Agnes is being held captive. She wonders whether she’s already dead. She waits in darkness and in silence, a chamber pot on the verge of overflowing. She’s got no inkling of how many hours or days have passed. She feels she’s being treated like an animal and clings on to some of her past memories for comfort. They forget to feed her sometimes and she no longer feels like a woman. She’s totally crippled by waiting for death.
She’s been condemned to death for her role in the death of two people found in the burnt ruins of Natan’s farm. The people involved are to be executed in Iceland and are due to be held in the homes of ordinary families in order to save costs. The home Agnes is moved to is in considerable disrepair, two servants losts their lives the previous year from diseases that started with the damp, mouldy house.
She’s staying with Jon and his wife Margret and their daughters Lauga and Steina. At first they’re suspicious of her, afraid of how they’ll be perceived by their neighbours and worried about what this woman could do to them. Agnes has been an outsider throughout her life, someone different from the rest, brighter than most. While staying at the house she’s visited by Reverend Jonsson, a man she’s specifically requested and whose official business to to bring Agnes to the Lord before she’s executed.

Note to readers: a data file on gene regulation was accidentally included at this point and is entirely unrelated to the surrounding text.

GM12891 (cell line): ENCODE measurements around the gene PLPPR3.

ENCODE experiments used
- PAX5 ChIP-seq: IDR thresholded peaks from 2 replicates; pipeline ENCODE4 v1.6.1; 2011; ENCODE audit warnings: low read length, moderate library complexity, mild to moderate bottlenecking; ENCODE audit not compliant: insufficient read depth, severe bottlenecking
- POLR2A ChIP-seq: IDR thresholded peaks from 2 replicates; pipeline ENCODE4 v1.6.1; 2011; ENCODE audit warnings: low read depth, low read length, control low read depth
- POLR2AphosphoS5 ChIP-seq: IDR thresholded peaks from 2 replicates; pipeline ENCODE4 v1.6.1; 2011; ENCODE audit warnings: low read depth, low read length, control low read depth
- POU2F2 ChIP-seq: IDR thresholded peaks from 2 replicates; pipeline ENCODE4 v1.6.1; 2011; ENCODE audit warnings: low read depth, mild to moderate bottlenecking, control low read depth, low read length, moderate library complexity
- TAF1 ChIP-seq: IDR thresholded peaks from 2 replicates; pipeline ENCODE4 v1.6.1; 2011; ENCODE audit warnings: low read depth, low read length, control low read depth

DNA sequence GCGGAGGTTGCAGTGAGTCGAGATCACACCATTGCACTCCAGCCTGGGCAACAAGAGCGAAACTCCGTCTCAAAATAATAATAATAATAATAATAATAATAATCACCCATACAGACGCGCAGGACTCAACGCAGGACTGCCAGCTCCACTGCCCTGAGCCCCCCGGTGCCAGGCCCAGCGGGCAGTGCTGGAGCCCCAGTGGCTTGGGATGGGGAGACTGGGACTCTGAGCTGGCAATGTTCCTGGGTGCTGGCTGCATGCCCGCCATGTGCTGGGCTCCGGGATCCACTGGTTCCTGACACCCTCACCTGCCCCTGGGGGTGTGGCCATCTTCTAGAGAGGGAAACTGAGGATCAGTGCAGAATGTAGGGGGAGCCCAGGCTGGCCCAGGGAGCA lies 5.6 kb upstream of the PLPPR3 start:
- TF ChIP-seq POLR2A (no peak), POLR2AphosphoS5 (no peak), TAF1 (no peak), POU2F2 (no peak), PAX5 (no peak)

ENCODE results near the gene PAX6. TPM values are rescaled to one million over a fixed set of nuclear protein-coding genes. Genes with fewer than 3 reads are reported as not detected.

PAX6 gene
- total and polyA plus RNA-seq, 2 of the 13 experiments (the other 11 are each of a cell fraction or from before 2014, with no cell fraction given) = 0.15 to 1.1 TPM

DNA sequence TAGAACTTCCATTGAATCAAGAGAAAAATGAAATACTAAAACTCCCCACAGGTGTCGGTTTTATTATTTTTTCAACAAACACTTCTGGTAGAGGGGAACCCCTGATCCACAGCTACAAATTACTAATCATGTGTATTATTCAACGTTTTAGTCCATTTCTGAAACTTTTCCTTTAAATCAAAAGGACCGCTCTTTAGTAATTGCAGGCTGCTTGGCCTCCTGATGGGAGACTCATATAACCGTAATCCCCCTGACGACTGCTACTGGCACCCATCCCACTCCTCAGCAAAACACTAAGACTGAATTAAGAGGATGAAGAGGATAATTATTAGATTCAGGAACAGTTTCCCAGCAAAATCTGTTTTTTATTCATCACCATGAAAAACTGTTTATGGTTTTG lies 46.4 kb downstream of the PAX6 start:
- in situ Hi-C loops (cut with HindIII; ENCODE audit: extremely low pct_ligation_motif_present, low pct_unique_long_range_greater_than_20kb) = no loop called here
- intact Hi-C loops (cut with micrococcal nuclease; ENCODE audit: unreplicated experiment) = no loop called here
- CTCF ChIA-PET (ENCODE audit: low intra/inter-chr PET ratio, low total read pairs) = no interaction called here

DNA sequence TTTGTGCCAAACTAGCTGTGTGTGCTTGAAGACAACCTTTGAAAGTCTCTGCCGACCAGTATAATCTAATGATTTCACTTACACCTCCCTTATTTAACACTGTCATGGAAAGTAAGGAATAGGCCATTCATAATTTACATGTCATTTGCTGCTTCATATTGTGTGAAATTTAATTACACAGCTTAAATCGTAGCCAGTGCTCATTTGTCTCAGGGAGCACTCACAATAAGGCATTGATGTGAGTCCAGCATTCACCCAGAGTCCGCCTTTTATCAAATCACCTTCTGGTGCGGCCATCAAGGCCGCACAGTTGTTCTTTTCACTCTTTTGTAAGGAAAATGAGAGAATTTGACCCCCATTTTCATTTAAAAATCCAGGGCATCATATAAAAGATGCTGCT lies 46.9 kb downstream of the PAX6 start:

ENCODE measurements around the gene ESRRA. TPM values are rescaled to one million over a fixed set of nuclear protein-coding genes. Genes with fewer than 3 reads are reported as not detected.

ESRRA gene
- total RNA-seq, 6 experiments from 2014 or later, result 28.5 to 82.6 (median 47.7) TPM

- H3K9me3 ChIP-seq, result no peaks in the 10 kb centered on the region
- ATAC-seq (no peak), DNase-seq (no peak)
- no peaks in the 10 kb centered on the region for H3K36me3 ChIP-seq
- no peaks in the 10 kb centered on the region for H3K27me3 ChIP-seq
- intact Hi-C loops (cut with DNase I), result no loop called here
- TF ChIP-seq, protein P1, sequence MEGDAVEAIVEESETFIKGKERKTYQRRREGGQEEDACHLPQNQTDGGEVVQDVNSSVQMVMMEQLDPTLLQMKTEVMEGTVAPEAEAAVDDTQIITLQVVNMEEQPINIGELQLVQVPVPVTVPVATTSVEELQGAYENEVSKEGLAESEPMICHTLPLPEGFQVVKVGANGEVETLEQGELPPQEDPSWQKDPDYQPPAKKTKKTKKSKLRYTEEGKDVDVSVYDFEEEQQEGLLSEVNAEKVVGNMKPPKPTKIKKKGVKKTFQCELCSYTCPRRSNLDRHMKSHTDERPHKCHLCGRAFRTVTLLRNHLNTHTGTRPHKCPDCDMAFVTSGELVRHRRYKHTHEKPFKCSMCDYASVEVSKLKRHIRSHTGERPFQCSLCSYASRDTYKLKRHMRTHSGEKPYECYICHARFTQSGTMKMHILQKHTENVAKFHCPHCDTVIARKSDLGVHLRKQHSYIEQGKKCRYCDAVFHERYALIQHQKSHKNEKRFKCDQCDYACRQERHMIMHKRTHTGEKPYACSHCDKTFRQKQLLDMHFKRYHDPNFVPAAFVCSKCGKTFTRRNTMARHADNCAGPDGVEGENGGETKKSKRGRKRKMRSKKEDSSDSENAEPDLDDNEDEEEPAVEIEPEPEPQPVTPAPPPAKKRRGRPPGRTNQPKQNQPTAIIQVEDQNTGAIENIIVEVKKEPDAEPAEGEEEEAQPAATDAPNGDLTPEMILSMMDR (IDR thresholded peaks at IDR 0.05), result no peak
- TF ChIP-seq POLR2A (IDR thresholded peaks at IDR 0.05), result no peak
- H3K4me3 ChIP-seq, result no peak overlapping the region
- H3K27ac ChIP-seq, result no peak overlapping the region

This is a work of fiction based on true events. We read on to see if we can get to the bottom of the story and find out if Agnes is innocent or guilty of the crime. The book raises questions of who we should believe and highlights that there are many different versions of any particular story. It’s beautifully constructed with the story being told from Agnes’s perspective and through letters and third-person narrative. I was totally immersed in it from the start and the story of Agnes will stay with me for quite some time.